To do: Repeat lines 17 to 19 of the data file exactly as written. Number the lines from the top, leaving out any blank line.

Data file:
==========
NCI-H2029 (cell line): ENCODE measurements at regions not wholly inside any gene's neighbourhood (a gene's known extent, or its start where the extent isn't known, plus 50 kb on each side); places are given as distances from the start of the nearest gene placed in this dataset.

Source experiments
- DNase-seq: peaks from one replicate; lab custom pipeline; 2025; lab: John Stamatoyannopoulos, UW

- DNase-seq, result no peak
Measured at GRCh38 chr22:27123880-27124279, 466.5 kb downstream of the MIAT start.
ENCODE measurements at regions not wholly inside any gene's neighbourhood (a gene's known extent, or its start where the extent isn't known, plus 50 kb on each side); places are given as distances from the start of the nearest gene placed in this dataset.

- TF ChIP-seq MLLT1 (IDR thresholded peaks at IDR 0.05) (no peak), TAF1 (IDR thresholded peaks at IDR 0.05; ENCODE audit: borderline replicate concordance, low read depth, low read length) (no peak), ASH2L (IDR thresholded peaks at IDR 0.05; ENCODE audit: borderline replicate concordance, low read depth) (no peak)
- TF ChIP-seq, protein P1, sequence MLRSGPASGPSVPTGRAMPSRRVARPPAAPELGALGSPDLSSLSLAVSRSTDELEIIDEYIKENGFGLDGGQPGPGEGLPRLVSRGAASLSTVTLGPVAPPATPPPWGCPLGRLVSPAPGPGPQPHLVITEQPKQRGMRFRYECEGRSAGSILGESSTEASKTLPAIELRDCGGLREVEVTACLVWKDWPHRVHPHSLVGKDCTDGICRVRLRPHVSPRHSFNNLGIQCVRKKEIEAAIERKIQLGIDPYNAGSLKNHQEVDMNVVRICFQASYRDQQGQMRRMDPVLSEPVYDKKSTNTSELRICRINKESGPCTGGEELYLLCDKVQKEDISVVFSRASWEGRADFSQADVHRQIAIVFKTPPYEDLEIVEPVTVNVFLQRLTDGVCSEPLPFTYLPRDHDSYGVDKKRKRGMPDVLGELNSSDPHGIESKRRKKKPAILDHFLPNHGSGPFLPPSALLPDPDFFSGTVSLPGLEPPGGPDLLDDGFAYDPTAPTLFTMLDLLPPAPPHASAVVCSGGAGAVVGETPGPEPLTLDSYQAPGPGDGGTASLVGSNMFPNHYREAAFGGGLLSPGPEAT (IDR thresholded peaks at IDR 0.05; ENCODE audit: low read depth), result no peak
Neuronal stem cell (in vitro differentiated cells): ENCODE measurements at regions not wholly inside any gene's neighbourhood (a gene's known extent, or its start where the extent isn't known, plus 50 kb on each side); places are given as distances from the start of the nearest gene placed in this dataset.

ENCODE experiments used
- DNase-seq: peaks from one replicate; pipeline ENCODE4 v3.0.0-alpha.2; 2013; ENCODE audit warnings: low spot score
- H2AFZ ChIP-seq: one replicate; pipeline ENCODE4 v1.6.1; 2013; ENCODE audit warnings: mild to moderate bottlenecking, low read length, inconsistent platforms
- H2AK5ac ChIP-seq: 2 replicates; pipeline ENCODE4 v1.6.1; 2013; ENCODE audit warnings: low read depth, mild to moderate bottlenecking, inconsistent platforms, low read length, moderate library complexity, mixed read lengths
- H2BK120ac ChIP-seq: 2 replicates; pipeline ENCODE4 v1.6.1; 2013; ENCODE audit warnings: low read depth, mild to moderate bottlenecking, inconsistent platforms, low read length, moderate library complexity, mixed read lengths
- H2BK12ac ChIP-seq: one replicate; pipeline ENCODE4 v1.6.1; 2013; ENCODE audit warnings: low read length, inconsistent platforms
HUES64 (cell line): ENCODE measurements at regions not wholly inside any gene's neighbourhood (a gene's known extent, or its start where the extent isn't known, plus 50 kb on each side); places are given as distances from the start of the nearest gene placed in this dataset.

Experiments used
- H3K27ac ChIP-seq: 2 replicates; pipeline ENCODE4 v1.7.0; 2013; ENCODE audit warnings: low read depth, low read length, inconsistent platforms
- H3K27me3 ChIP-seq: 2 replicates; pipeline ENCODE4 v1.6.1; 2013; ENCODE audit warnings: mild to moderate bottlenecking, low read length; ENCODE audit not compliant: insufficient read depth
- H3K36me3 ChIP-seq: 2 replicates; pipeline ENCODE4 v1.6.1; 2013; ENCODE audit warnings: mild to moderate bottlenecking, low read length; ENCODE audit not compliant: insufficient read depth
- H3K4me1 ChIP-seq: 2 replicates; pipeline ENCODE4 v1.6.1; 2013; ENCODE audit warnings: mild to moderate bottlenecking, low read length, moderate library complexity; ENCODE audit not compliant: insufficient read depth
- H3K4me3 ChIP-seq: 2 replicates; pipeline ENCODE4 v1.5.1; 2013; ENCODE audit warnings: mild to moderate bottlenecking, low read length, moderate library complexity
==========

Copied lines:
Experiments used
- H3K27ac ChIP-seq: 2 replicates; pipeline ENCODE4 v1.7.0; 2013; ENCODE audit warnings: low read depth, low read length, inconsistent platforms
- H3K27me3 ChIP-seq: 2 replicates; pipeline ENCODE4 v1.6.1; 2013; ENCODE audit warnings: mild to moderate bottlenecking, low read length; ENCODE audit not compliant: insufficient read depth